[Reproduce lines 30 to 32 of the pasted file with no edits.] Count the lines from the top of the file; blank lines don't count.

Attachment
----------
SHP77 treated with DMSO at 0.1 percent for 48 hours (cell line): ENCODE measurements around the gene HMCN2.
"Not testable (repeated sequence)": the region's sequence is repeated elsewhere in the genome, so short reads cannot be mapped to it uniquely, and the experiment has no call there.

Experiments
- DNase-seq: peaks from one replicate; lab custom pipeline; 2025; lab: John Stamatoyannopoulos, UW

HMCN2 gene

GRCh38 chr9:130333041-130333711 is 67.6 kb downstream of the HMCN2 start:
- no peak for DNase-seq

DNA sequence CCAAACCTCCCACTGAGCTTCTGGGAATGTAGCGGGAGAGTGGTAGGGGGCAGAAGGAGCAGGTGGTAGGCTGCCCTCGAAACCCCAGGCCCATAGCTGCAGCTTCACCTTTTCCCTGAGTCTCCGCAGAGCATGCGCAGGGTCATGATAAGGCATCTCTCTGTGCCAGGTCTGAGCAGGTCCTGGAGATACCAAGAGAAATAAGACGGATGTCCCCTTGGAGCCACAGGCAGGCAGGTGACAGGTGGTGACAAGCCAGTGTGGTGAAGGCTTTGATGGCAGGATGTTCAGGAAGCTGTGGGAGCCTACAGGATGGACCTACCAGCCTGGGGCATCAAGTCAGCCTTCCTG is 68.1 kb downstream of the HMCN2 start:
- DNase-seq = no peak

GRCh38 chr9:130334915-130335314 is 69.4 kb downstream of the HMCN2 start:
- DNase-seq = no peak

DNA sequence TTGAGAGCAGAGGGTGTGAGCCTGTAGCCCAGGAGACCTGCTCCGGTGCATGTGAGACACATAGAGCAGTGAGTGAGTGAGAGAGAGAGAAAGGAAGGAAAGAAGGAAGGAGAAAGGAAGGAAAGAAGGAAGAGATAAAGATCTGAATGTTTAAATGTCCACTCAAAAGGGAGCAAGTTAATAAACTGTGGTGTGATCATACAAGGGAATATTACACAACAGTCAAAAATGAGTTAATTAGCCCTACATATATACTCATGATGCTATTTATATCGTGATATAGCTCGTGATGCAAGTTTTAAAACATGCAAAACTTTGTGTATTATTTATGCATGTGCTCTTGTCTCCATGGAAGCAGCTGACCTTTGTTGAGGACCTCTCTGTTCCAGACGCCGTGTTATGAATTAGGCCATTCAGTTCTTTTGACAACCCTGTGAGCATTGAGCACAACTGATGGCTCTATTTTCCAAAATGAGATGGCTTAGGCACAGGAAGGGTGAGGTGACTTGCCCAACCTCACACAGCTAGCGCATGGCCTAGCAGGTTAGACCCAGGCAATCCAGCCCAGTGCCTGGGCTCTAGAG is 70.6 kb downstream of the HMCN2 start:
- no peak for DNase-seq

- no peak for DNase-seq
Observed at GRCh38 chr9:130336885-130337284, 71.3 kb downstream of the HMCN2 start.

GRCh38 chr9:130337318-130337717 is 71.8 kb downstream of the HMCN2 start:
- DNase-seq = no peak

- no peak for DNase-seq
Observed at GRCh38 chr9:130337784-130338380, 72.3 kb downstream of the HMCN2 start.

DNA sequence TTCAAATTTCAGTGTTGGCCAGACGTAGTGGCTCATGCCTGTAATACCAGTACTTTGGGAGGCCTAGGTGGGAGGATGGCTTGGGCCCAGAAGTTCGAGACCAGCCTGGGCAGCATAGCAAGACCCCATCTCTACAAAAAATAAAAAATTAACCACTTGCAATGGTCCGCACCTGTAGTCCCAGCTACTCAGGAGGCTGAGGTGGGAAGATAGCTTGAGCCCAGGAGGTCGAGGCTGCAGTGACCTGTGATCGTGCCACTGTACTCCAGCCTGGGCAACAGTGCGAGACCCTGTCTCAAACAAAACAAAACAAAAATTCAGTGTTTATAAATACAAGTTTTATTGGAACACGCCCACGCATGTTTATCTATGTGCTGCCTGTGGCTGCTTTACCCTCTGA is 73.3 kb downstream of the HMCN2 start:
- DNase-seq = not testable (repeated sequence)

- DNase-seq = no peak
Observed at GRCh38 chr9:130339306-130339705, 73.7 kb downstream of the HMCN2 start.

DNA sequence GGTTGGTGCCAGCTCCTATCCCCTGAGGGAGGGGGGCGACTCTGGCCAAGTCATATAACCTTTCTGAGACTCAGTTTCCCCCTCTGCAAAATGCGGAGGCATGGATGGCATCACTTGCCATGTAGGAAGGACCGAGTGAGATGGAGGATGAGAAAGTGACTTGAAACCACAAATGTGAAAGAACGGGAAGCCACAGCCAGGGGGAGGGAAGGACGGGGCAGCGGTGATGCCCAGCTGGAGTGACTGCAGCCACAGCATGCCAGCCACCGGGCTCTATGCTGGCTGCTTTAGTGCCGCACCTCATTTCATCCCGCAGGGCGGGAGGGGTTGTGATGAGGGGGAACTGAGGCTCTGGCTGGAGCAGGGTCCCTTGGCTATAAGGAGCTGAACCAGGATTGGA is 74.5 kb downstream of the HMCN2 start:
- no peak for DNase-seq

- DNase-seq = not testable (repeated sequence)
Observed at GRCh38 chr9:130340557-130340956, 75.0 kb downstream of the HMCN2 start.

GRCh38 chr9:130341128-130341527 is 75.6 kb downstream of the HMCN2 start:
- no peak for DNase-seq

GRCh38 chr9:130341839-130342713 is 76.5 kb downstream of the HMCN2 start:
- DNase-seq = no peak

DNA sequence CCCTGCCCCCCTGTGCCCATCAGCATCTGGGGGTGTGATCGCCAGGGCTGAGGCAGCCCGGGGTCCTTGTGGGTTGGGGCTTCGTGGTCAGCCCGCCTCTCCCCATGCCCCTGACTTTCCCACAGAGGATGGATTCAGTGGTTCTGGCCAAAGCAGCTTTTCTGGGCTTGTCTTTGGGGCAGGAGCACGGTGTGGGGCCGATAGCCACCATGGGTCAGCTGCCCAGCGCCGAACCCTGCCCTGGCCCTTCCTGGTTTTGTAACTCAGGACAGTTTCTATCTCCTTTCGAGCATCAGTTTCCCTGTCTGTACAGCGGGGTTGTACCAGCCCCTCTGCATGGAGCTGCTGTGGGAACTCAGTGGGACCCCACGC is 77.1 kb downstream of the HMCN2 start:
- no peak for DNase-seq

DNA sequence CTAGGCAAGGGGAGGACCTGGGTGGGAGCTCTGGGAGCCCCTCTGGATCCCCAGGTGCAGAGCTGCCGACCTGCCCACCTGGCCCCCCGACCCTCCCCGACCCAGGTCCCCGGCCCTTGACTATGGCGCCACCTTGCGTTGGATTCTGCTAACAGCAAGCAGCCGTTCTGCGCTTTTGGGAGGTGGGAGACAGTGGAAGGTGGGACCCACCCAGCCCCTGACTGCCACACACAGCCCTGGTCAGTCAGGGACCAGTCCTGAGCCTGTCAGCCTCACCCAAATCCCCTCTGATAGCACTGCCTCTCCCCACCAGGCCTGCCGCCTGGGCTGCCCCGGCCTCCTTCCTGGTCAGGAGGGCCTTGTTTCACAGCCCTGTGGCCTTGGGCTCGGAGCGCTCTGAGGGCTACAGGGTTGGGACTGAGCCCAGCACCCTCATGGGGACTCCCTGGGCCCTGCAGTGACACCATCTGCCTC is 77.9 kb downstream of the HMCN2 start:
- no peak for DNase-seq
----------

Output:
GRCh38 chr9:130341839-130342713 is 76.5 kb downstream of the HMCN2 start:
- DNase-seq = no peak

DNA sequence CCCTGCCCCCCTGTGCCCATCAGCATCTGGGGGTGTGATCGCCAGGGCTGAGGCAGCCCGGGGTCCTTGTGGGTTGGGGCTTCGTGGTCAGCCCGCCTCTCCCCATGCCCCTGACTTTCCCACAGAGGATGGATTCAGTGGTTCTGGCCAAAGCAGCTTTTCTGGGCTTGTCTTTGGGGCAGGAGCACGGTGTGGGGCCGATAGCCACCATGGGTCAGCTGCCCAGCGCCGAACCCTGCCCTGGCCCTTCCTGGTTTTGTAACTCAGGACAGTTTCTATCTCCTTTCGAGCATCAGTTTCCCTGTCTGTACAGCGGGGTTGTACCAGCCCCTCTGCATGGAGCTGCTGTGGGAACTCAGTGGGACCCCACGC is 77.1 kb downstream of the HMCN2 start: